- In an under-acknowledged form of cultural imperialism, public memorials, from sites where police officers died in the line of duty to the field in Shanksville, Pennsylvania, where valiant passengers brought down United Flight 93 on September 11, 2001, are almost invariably marked with crosses. Quick, was everybody on Flight 93—okay, except the terrorists—Christian?
- Hardly anyone thinks of this—which is just why we need consciousness-raising—but what message does it send to non-Christians that though many have forsaken the explicitly Christian “ad” (anno Domini, “the year of our Lord”) for the more neutral “ce” (Common Era), we still count our years from the purported birth year of Jesus Christ?
- Finally (and admittedly, a special irritant for me), what does it say that even Americans striving to be more inclusive have simply relabeled that portion of the year dominated by Christmas as “the holiday season”—offering a patronizing tip of the hat to non-Christian observances courteous enough to fall during the same time of year while they more harshly marginalize faiths whose feasts fall during less-favored seasons?
Blumenfeld makes a strong case that Christian privilege is more pervasive than even most activists surmise—and that the first step toward resisting such injustice is learning to identify it efficiently.
Hector Avalos, a frequent contributor to Free Inquiry, offers a solid summary of the 1796 Treaty of Tripoli between the United States and the so-called Barbary States, which stated that “the government of the United States of America is not in any sense founded on the Christian religion.” Avalos views this as an accurate picture of the sentiment regarding religion held among the founders, then treats it as an index case for the way history has been distorted by ideologues determined to redefine America as a Christian nation. Coeditor Joshi provides an incisive analysis showing that the structures of Christian privilege mirror those associated with white privilege in American life. This is an important insight for scholars and activists because both white advantage and the means of resisting it have been exhaustively studied. Jennifer Harvey and Miriam Singer offer capable examinations of same-sex marriage controversies and the Faith-Based Initiative, respectively, as mechanisms for furthering Christian privilege.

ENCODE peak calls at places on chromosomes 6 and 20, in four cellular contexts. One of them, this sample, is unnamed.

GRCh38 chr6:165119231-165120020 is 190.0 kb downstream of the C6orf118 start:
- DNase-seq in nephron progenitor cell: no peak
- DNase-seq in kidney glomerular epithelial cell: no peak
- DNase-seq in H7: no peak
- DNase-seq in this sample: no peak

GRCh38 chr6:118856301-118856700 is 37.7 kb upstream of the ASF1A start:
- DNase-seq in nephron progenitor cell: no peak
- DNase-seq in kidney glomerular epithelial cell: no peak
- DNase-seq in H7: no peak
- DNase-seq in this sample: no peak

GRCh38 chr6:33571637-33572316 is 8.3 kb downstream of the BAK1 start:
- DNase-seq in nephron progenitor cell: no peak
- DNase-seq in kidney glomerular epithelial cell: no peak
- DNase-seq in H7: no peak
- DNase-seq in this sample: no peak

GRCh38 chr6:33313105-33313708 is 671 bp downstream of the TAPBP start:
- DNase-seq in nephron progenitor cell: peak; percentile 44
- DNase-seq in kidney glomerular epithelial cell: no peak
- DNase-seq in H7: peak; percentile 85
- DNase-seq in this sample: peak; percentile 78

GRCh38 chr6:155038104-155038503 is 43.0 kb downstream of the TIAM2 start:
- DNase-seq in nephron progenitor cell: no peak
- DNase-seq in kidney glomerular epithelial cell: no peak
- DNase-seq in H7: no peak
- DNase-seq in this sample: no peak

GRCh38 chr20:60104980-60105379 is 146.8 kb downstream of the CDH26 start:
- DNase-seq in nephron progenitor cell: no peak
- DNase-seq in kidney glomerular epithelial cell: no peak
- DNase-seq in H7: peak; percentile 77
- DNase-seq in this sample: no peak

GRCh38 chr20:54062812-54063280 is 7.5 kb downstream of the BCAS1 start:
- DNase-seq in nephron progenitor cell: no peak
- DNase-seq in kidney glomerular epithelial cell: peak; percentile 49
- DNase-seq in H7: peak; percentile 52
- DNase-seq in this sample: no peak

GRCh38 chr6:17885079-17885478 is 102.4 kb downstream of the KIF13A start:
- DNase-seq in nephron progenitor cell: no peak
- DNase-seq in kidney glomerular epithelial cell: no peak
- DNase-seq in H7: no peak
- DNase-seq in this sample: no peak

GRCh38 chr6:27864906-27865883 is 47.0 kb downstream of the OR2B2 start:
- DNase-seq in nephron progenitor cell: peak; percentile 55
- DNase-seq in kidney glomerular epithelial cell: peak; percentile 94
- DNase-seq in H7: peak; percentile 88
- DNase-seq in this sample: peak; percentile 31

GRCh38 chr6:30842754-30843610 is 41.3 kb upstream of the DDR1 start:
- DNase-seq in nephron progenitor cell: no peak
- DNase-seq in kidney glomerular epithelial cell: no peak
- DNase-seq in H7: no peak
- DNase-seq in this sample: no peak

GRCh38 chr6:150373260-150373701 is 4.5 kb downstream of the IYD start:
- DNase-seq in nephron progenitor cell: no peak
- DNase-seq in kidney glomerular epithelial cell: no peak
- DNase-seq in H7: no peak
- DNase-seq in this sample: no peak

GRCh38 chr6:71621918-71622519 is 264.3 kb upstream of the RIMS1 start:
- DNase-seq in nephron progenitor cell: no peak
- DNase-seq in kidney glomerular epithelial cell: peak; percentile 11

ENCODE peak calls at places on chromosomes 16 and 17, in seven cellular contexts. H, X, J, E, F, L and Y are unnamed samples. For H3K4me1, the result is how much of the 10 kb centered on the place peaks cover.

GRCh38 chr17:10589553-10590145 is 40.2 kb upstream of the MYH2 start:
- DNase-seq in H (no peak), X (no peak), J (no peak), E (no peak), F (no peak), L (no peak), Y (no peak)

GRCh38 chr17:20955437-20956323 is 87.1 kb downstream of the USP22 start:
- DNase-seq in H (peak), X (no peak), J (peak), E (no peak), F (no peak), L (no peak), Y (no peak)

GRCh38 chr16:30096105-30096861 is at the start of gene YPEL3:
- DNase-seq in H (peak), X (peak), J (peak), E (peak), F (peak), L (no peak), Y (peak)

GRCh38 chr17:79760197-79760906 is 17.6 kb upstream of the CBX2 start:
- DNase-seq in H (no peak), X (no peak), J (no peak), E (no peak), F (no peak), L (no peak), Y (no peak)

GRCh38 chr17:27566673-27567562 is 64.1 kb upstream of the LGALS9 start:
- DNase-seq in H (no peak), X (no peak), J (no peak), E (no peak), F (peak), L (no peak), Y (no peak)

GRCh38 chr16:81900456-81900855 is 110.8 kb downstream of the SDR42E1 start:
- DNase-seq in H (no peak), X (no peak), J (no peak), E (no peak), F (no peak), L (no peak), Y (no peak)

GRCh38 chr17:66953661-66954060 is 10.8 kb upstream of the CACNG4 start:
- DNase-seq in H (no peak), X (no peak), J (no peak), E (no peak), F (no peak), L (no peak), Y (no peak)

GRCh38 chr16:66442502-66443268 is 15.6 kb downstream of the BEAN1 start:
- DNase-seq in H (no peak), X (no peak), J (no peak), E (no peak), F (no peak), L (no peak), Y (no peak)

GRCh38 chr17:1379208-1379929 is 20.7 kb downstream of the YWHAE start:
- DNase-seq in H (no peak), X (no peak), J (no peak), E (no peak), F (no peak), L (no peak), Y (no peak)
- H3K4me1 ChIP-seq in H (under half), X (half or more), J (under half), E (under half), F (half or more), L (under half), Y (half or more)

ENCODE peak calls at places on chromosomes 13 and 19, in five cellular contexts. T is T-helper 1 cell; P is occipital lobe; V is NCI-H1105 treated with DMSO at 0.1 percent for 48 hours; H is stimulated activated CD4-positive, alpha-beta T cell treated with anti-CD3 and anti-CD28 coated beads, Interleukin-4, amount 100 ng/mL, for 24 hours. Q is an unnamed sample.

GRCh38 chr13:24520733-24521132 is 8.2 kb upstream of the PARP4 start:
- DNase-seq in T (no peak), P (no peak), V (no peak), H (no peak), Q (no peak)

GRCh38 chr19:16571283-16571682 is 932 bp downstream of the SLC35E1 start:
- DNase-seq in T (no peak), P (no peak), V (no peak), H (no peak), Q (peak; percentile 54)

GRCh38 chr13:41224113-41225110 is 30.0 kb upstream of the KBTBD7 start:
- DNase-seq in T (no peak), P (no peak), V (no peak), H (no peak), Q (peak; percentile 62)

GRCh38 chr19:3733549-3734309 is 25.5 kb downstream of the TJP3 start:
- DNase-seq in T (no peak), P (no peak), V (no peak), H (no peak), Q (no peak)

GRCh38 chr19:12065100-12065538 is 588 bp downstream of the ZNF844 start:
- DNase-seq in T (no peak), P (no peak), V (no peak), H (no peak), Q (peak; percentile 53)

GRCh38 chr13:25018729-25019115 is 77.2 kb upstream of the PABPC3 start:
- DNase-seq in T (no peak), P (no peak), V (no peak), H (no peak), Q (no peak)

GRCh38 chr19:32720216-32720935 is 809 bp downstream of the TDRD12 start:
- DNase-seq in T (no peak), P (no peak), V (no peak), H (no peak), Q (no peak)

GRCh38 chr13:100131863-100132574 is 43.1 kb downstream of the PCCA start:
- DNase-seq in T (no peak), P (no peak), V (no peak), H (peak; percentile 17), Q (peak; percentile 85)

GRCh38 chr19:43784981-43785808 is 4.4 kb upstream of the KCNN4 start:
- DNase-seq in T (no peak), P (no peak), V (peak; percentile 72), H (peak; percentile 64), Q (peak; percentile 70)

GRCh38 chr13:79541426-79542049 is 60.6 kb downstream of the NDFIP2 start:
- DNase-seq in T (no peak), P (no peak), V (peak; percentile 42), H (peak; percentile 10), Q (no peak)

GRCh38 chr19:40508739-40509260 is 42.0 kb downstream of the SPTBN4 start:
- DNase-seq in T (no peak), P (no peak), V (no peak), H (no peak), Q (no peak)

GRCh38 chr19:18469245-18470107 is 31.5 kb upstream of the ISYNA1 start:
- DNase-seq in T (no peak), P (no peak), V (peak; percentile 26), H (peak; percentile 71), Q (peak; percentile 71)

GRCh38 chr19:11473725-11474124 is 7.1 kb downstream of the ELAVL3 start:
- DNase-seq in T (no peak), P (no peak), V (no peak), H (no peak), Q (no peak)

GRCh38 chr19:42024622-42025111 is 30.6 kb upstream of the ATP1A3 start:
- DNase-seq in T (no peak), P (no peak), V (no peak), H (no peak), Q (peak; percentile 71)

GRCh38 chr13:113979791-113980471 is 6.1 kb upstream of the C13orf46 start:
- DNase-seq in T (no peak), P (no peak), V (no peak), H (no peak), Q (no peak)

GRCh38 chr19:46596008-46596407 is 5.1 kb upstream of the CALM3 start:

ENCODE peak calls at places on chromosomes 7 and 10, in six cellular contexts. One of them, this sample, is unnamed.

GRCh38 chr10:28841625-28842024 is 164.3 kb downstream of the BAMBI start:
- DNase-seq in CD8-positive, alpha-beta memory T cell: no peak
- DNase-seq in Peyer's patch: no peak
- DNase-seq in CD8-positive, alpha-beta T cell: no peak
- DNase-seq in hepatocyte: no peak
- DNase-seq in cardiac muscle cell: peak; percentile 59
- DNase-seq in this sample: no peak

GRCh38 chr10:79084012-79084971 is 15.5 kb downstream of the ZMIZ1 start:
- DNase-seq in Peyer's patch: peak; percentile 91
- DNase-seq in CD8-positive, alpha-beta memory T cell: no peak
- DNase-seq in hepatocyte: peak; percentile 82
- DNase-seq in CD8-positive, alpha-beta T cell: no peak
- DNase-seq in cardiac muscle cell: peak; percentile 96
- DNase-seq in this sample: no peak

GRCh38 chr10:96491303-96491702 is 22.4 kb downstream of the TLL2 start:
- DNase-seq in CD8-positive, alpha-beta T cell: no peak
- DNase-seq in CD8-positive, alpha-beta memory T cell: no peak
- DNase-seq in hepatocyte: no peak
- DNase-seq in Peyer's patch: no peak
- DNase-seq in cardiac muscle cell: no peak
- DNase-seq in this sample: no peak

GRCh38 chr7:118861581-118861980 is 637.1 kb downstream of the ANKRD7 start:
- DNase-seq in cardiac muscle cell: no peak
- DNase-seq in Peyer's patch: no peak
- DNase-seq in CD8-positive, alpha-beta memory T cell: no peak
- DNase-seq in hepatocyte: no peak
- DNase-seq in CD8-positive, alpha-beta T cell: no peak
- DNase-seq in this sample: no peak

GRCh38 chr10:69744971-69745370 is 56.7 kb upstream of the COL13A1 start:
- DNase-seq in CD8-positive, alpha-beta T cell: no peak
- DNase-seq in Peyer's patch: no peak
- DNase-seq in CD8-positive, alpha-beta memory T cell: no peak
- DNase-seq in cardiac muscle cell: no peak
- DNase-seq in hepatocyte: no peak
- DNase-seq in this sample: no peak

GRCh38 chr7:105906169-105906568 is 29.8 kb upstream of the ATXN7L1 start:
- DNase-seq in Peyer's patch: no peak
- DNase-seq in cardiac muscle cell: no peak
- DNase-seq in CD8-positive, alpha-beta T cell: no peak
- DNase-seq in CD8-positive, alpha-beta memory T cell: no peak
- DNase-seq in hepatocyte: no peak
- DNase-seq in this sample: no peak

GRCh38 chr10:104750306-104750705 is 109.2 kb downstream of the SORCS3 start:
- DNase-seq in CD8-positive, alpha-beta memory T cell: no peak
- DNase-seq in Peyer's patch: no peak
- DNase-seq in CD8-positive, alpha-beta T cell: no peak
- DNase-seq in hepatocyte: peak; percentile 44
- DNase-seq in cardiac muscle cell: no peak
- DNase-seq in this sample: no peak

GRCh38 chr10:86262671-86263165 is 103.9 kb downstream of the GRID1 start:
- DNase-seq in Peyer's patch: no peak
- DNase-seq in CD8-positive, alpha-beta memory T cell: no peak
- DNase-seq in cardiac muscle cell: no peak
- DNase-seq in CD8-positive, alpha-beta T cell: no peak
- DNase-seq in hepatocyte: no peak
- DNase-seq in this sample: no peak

From there, the entries are more of a mixed bag. Lisa Weinbaum gives a personalized report on her experience in trying (ultimately unsuccessfully) to compel Las Cruces, New Mexico, to abandon its official logo—three Christian crosses. Sociological analysis and discussion of the author’s personal tribulations make for an uneasy combination. On the other hand, Mamta Motwani Accapadi and Jason Nelson offer fascinating discussions of a controversy over Christmas decorations in a student center serving mostly non-Christian students and the dilemma of teachers who seek to treat non-Christians evenhandedly despite their personal Christian orientations. Though written principally for activists and educators, these essays are rich with examples of the impact of Christian privilege on members of religious outgroups. Coeditor Fairchild closes with a statement of her own beliefs consciously modeled on John Dewey’s 1897 “Pedagogic Creed” that will probably be useful mostly to educators.
With a few caveats, this book is recommended as a resource for secular humanists eager to raise their own consciousnesses and to build a more vivid mental picture of what a truly, justly post-Christian society may one day look like.